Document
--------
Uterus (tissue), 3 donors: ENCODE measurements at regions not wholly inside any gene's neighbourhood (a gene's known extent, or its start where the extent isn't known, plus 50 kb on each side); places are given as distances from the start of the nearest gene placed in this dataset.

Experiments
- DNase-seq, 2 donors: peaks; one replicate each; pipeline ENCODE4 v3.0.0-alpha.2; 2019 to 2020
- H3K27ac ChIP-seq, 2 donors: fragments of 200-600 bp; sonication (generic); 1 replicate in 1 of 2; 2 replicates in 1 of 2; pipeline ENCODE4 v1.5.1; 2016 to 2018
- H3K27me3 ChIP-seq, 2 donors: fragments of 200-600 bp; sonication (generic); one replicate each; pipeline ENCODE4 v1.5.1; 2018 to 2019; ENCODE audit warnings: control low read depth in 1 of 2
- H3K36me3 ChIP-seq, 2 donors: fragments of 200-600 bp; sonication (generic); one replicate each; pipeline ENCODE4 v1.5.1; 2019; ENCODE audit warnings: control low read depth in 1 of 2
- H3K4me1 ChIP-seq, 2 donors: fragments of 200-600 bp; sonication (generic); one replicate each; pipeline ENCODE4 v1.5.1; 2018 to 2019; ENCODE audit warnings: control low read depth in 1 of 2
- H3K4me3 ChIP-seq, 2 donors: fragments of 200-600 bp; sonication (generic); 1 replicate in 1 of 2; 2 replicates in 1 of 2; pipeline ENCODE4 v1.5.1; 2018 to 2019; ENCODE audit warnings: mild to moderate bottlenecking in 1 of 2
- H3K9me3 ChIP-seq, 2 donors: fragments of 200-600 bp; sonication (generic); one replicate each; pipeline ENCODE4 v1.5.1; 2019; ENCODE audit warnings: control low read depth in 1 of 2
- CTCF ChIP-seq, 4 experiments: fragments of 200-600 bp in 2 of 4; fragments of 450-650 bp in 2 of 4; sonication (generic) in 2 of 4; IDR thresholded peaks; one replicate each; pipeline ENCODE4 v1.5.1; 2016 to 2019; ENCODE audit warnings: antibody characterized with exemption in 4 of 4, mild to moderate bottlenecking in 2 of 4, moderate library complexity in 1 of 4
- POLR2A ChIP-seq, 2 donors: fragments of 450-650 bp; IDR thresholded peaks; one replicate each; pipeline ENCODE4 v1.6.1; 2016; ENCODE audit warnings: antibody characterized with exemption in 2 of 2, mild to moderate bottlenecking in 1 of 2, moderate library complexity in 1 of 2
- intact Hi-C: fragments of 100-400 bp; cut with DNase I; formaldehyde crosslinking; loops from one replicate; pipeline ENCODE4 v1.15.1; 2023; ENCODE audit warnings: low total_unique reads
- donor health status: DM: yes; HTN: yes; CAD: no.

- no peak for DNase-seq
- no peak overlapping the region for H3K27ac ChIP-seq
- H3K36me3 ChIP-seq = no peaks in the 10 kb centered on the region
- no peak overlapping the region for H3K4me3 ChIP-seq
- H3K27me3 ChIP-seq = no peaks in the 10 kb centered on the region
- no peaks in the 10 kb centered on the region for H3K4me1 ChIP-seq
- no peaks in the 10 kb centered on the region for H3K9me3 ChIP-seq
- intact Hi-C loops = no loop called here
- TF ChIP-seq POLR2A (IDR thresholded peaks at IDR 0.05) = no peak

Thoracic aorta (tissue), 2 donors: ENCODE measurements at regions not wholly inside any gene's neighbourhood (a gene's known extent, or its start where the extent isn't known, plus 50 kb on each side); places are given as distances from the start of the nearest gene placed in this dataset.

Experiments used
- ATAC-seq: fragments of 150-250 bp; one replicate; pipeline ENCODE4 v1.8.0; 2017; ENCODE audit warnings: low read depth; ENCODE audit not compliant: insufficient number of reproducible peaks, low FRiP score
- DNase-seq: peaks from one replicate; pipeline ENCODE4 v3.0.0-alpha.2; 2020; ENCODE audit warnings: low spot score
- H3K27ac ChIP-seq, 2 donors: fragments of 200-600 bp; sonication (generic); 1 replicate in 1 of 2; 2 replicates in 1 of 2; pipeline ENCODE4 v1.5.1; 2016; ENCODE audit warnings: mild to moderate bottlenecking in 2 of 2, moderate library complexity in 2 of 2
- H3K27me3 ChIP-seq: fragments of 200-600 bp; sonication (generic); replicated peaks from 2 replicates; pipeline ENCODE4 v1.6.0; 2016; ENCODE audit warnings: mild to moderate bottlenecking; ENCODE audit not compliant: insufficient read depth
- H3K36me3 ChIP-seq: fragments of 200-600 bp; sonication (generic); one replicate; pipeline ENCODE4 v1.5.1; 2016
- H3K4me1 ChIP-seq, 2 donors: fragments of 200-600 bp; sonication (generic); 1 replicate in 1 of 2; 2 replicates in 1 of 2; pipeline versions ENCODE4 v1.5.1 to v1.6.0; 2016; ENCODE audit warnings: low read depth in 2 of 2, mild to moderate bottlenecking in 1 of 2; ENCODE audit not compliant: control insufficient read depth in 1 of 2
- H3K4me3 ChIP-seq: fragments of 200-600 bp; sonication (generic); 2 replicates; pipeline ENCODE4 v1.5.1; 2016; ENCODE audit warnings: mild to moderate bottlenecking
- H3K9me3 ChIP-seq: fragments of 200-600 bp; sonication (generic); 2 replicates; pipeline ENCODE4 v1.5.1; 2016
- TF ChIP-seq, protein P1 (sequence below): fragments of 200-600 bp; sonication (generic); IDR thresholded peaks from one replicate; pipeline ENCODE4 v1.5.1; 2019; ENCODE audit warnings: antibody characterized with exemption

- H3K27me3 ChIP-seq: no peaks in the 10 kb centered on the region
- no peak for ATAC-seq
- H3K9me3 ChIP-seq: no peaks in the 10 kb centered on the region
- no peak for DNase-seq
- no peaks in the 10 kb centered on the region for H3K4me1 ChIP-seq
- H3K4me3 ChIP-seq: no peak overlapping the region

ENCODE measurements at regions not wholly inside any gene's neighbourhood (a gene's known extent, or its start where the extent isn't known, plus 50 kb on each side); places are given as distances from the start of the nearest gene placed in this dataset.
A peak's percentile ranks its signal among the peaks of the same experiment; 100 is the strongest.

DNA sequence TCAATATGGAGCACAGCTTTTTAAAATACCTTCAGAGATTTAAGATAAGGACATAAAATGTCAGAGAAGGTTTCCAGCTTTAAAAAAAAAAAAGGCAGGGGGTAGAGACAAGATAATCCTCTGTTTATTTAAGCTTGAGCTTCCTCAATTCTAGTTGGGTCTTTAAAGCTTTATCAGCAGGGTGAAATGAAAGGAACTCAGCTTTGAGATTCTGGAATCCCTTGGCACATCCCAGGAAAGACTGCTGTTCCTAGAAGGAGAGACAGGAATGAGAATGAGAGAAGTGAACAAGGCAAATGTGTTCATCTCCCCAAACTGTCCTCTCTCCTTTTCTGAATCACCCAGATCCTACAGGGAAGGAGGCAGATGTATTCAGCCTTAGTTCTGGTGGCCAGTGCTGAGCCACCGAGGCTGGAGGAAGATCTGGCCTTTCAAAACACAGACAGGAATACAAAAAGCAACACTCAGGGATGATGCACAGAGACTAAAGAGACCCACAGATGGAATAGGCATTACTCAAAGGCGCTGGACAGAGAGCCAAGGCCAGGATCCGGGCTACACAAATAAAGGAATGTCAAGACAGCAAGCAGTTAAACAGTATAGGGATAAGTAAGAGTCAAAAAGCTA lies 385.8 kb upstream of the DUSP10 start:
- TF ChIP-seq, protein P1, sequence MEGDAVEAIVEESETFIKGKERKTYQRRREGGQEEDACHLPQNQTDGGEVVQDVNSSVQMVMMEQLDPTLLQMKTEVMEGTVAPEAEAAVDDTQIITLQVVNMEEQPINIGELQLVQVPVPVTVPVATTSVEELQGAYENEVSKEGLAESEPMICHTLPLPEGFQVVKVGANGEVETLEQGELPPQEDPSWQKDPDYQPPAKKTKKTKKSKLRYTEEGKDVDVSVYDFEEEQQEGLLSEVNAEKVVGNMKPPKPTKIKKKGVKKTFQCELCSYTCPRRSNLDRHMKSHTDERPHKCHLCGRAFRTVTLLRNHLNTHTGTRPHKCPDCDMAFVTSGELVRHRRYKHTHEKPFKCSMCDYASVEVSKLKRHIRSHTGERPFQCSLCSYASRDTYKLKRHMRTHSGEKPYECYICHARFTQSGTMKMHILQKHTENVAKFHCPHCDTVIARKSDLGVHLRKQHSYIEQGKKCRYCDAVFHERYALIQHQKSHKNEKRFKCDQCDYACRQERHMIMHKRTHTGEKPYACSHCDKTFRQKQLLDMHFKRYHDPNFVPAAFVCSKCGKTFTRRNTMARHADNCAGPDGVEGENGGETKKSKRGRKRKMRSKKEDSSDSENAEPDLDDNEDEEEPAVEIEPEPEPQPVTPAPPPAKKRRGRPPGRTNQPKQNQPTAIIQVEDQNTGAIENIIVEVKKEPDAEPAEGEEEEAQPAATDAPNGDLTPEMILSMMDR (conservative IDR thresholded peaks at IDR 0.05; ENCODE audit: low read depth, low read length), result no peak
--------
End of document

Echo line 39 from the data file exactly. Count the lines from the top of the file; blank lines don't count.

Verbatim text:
- H3K4me3 ChIP-seq: no peak overlapping the region